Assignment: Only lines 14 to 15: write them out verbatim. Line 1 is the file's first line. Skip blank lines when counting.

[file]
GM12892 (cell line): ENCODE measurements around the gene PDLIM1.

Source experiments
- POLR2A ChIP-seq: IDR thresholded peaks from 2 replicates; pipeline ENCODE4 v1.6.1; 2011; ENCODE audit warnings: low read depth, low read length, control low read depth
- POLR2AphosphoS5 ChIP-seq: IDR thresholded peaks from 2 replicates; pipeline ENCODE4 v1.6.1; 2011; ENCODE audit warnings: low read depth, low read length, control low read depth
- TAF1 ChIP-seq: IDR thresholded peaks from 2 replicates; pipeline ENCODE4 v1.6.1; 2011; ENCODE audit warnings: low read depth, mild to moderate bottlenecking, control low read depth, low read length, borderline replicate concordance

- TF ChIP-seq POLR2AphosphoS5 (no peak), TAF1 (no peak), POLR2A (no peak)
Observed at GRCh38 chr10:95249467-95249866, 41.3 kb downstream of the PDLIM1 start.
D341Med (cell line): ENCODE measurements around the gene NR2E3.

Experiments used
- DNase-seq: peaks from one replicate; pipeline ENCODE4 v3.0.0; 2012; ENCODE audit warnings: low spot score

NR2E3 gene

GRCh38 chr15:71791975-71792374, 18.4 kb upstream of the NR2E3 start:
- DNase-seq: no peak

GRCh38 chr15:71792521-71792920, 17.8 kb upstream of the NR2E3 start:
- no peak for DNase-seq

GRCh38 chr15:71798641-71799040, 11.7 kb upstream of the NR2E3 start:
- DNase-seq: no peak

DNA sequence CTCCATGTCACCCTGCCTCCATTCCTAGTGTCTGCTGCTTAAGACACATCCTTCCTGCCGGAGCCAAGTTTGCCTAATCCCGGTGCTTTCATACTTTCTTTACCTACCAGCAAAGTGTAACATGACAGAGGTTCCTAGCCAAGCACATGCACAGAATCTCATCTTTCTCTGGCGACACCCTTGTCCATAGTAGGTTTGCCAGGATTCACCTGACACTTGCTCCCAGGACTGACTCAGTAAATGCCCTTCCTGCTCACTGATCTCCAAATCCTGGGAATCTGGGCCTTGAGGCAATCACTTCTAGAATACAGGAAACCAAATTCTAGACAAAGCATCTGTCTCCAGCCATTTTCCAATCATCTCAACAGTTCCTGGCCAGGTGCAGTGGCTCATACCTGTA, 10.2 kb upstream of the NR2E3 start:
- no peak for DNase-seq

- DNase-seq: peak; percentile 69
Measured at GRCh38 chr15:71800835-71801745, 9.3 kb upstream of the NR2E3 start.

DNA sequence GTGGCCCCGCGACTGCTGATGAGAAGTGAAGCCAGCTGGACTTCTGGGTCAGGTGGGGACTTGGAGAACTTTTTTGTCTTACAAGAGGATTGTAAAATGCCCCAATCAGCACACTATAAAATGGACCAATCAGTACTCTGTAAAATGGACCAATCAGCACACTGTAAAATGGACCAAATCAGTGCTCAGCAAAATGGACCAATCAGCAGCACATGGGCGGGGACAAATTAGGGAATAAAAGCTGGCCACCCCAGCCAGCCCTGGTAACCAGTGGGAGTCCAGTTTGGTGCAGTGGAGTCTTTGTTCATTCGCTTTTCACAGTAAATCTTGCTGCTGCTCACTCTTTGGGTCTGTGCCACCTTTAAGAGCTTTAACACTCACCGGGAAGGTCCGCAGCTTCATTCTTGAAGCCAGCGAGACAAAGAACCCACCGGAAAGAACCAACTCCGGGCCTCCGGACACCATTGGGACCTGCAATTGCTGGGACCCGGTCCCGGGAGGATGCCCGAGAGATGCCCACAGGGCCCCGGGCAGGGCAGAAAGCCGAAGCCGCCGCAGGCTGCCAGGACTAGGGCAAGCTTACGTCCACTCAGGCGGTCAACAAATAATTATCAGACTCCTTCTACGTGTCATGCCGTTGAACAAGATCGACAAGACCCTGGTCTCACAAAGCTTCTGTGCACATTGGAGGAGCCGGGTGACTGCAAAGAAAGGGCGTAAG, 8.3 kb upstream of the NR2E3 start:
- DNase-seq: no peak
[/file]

GRCh38 chr15:71792521-71792920, 17.8 kb upstream of the NR2E3 start:
- no peak for DNase-seq